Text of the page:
the system's operators can plot the invader's location. Ukrainian officials 
said there was no sale, while officials in nearby Belarus denied that they 
helped Iraq rebuild its antiaircraft defenses.

Financing for these and other projects is believed to come from more than 
$8 billion in illegal funds, particularly from illegal oil sales, raised by 
the Baghdad government in recent years.

The Kolchuga would be an attractive system for the Iraqis because it does 
not itself emit signals like traditional radars. U.S. HARM missiles, for 
example, follow radar signals back to their source and destroy the radar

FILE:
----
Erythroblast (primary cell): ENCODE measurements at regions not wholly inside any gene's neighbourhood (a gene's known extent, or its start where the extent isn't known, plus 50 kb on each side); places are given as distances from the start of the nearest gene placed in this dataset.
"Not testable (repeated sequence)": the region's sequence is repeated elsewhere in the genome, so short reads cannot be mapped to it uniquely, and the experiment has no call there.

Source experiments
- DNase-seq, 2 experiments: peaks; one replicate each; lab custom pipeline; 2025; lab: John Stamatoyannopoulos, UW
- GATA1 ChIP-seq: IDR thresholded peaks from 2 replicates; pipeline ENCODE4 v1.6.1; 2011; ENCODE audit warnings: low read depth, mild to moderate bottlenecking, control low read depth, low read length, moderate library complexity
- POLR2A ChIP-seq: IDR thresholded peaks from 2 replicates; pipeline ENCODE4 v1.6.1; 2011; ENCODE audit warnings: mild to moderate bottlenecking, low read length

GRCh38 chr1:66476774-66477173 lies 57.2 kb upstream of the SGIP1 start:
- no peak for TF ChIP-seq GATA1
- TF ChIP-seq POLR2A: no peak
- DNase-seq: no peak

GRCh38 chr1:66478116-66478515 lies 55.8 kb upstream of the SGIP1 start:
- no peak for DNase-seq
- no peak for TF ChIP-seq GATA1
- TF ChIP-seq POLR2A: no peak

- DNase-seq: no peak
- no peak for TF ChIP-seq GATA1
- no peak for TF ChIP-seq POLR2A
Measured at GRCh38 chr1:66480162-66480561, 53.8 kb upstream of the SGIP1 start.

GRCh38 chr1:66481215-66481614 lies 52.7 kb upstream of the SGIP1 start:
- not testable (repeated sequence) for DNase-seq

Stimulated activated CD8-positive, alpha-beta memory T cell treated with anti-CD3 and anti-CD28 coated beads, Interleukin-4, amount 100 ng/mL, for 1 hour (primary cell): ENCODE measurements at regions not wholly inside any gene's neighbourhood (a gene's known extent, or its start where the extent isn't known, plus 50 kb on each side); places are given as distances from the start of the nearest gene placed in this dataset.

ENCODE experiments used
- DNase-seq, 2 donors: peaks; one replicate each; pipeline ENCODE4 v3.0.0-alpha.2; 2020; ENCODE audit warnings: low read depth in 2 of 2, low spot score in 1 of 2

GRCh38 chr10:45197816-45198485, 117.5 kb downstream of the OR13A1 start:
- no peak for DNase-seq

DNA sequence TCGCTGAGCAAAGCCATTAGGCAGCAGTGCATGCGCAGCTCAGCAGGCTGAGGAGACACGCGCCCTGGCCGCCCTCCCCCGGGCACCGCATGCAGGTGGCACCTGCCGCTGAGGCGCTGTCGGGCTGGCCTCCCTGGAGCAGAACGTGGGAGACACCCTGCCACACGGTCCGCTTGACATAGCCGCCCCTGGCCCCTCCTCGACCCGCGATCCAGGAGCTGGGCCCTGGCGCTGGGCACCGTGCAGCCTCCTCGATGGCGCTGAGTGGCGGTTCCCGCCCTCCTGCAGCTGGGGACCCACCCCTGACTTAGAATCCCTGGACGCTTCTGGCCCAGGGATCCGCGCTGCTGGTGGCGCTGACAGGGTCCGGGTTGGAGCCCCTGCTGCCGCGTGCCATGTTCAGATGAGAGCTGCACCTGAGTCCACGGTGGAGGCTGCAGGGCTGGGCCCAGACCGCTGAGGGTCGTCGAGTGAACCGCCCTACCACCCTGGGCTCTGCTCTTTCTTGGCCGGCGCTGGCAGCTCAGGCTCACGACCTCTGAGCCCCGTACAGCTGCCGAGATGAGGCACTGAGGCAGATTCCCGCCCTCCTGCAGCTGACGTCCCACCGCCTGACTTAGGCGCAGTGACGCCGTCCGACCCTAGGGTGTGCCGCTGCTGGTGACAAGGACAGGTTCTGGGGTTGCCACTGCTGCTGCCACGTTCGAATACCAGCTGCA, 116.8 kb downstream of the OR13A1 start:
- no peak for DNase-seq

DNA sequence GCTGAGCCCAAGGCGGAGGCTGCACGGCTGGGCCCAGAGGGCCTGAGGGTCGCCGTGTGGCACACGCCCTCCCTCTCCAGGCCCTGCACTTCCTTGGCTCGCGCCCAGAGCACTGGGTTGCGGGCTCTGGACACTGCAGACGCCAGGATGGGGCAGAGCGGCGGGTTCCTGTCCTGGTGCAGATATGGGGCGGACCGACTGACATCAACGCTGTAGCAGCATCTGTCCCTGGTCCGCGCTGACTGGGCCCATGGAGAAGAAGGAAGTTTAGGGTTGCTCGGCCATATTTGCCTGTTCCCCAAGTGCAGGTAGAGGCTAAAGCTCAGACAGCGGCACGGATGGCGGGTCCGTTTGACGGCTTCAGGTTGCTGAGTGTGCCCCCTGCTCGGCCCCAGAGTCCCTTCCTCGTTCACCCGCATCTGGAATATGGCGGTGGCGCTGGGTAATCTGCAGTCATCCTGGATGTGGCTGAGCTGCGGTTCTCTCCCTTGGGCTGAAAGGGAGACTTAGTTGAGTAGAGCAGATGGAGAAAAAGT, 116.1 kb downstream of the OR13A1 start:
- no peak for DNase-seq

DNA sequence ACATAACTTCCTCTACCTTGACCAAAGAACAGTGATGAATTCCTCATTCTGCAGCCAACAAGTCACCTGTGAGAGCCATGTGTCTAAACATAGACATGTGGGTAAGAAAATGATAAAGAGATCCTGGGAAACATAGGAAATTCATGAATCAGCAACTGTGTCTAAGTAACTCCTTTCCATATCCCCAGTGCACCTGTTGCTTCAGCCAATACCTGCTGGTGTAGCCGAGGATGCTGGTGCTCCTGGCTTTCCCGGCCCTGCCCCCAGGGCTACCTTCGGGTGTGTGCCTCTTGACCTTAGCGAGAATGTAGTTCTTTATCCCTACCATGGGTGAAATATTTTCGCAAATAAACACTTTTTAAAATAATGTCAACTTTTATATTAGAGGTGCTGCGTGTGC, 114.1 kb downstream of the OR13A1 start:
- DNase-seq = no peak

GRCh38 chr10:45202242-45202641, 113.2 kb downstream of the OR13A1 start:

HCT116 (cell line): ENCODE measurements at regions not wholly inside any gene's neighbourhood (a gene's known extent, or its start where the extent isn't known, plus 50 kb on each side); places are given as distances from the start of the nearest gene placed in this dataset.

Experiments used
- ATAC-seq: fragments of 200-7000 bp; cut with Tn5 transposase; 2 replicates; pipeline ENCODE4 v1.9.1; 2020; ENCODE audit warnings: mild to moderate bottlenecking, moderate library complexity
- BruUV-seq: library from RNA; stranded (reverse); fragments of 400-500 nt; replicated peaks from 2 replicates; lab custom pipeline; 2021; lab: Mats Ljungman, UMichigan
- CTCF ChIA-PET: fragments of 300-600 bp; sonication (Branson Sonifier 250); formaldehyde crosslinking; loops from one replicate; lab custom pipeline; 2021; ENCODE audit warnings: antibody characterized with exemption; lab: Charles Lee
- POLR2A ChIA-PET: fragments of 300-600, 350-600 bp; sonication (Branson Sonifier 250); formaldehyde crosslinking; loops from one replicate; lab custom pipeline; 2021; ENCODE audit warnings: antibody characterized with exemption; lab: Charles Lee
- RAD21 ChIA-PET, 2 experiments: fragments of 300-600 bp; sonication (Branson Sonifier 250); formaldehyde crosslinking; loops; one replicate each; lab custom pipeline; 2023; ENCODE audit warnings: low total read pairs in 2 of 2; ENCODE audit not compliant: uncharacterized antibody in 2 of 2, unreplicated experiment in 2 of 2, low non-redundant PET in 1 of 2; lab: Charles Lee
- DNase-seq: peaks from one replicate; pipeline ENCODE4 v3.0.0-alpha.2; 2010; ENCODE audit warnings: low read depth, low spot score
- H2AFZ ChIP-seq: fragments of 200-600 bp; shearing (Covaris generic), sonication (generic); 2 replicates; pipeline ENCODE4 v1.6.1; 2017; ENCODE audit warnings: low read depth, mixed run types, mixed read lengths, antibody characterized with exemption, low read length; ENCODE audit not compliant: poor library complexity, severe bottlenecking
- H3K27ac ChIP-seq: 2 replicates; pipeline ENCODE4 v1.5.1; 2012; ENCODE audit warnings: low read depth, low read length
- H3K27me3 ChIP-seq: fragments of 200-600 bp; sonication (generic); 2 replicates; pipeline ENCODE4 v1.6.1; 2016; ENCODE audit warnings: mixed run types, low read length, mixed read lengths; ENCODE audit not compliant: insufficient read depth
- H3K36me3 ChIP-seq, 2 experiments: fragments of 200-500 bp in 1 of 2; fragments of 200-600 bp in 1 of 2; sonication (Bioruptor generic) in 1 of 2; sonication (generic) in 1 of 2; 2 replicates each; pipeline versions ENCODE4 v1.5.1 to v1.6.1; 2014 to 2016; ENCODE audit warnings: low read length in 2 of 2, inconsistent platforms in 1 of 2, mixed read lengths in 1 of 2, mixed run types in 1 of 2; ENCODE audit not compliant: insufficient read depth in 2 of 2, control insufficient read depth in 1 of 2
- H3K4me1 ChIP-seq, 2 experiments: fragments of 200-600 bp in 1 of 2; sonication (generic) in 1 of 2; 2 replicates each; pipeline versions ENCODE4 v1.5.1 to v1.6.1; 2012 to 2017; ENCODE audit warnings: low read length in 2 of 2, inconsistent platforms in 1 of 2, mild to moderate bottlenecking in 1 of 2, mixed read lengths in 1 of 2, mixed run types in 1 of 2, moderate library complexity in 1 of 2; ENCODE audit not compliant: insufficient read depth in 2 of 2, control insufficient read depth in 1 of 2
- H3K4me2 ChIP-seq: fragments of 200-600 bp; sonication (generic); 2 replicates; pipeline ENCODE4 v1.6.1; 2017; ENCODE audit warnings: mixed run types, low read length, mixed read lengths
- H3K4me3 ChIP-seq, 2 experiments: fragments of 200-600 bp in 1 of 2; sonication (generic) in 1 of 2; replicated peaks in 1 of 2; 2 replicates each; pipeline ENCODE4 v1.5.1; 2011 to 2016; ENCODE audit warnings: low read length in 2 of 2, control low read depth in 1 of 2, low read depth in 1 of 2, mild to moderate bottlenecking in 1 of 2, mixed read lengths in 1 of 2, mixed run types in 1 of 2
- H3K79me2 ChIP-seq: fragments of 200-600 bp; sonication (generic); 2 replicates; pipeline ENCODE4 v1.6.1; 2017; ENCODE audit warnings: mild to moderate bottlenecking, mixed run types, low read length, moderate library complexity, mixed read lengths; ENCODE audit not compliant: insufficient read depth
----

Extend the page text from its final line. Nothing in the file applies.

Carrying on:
antenna. A barrage of HARMs broke the back of the Iraqi air defense system 
in 1991 after U.S. decoys tricked the defenders into turning on their radars.

However, these passive radar systems are not accurate enough to provide 
targeting data for an antiaircraft missile, the specialist said. It could 
serve only as an early warning system or to cue other active radars that 
could provide more accurate data. U.S. aircraft as a rule try to operate in 
electronic silence when they are involved in combat prior to enemy air 
defenses being crushed. For special operations aircraft that rely on radar 
altimeters and similar emitting devices for terrain following navigation, 
the Pentagon is developing upgrades to make the signals almost impossible 
to detect.

Passive tracking radars, particularly a system produced in the Czech 
Republic, have been on the world market for decades and are touted as 
having antistealth characteristics. However, U.S. Air Force officials argue 
that the systems appear to fall short of their advertised performance and